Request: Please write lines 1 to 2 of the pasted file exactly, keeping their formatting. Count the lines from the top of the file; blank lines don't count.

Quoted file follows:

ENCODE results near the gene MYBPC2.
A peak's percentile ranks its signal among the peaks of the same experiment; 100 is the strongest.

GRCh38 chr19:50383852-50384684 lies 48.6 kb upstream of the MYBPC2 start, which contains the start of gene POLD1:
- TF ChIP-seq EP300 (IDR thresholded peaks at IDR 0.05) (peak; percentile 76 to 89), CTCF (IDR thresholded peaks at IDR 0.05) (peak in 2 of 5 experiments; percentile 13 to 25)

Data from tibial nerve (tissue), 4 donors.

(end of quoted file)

ENCODE results near the gene MYBPC2.
A peak's percentile ranks its signal among the peaks of the same experiment; 100 is the strongest.